“And rend your hearts and not your garments. Return to the LORD your God, for he is gracious and merciful, slow to anger, and abounding in steadfast love; and he relents over disaster.” (Joel 2:13, ESV)
We have our religious rituals. Consider a few examples:
- Seasons of the Church Year
- Ashes on Ash Wednesday
- Making the sign of the cross in worship
- Bowing at the altar
- Pastors wearing robes
But how many of these religious rituals are actually commanded in the Scripture? None! These were all rituals developed over time for good reasons. But none of them are commanded in the Scriptures.
Sometimes we get caught up in these rituals. We insist that the organ must be played to the exclusion of other instruments. Or we insist we must kneel for confession. Or we must have the passing of the peace before communion. We think there is a right way and a wrong way to our religious observances.
The prophet Joel reminds us to rend our hearts and not our garments. In other words, the rituals themselves are not as important as the heart. You can do all the right things for all the wrong reasons. It is not so much about “what” we do as it is about “why” we do what we do.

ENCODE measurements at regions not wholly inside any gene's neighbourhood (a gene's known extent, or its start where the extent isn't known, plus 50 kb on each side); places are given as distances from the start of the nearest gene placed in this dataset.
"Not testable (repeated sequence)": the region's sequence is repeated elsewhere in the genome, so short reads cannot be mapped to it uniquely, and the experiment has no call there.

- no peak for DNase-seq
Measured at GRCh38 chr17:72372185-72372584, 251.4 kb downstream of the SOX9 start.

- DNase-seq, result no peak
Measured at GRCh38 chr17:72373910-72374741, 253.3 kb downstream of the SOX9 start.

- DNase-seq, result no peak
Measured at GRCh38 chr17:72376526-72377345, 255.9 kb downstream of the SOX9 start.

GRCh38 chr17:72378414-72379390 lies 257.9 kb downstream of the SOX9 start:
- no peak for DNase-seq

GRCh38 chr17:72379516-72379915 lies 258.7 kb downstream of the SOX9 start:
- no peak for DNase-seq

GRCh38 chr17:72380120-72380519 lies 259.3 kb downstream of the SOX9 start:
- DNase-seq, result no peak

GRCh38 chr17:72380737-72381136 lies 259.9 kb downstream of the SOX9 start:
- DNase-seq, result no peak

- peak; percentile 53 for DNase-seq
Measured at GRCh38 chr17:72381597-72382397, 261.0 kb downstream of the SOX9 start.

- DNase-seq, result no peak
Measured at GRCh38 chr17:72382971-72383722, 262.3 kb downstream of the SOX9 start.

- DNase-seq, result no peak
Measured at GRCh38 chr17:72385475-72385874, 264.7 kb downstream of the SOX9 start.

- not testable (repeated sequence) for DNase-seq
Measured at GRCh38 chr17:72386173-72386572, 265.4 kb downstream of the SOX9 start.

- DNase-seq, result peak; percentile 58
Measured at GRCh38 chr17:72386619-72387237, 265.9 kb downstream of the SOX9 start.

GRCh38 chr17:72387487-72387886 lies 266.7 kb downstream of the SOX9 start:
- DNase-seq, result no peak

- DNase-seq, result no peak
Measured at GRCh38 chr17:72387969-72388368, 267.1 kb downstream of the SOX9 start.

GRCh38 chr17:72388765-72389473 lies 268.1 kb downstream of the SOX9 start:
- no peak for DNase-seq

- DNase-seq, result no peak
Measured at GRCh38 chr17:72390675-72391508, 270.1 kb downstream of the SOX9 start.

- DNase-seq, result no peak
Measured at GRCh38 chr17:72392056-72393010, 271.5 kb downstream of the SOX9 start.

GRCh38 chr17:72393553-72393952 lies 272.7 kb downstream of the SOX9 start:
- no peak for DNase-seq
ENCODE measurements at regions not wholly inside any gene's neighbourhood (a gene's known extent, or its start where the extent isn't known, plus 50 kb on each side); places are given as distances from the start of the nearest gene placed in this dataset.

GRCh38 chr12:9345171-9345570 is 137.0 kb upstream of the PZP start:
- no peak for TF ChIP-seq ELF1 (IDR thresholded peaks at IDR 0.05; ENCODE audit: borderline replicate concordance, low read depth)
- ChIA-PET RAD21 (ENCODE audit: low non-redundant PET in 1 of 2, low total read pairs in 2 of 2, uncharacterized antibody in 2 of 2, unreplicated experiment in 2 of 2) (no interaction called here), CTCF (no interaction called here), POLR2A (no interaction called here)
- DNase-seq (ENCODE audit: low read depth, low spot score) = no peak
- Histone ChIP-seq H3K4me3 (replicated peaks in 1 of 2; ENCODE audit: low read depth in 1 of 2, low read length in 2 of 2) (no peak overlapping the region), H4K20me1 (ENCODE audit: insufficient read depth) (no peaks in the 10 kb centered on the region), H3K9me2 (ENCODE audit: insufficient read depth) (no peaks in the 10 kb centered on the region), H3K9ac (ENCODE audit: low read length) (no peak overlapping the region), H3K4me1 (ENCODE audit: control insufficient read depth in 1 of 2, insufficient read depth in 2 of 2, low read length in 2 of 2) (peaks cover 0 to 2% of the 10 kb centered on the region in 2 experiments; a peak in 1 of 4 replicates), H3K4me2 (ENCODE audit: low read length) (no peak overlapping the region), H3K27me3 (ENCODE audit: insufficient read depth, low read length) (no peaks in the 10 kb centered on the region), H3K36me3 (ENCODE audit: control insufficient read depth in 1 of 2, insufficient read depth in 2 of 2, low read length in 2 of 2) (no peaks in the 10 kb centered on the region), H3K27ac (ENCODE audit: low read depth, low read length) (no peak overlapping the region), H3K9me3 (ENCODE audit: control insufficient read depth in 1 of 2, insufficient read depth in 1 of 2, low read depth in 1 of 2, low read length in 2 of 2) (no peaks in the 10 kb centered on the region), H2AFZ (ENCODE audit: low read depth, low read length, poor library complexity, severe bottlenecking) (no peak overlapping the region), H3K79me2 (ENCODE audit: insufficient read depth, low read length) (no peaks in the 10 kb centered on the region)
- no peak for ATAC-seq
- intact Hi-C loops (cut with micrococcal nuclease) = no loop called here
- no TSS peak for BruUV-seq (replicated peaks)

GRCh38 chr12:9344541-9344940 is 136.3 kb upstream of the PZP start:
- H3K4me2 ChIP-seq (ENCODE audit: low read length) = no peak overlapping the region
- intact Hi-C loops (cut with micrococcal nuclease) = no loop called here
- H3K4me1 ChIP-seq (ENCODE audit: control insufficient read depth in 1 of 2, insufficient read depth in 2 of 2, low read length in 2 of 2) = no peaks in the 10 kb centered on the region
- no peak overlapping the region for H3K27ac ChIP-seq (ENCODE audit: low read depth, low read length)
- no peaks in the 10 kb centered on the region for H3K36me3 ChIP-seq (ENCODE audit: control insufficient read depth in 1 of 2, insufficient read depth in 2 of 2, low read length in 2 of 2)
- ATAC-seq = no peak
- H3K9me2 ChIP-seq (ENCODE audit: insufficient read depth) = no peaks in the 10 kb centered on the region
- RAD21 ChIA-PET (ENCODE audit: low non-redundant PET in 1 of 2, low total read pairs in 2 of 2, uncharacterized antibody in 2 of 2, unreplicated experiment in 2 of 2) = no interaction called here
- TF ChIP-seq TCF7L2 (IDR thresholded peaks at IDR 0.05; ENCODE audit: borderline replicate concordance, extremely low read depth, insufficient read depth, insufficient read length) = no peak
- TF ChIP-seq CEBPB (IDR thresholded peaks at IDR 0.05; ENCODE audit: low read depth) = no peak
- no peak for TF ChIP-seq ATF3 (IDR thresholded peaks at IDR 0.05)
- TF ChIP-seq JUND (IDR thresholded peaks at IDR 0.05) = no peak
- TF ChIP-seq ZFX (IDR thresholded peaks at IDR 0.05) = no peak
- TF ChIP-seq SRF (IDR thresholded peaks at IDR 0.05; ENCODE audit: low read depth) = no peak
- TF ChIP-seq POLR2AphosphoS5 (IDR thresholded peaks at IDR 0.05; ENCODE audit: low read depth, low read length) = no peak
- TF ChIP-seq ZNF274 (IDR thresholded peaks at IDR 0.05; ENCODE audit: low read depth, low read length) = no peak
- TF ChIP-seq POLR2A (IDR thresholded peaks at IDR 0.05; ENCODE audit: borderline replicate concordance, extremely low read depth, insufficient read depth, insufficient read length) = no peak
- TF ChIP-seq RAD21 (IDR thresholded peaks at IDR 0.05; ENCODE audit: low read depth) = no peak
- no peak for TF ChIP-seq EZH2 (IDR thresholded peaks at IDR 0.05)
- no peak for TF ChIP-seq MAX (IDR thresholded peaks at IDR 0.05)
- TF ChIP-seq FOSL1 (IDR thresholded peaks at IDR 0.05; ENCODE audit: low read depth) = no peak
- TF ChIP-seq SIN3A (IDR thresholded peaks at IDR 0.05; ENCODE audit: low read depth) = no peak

That does not mean what we do is unimportant. There are many spiritual practices, not recorded in the Scriptures, that can help us deepen our faith and dependence upon God. But our dependence is upon the Savior Jesus and not our religiosity. Keep the first thing first.
On a final note, we need to be careful of holding contempt towards others who may not practice the same religious rituals as us. It was the Pharisees, rebuked by Jesus, who held others in contempt for not practicing the Pharisaic rituals. One person may worship in a traditional way. Another person may worship in a contemporary way. One person may receive communion with an individual cup. Another person may receive communion with a common cup. Be careful about elevating right action above having a right heart. Be careful of insisting that our way is right to the exclusion of others.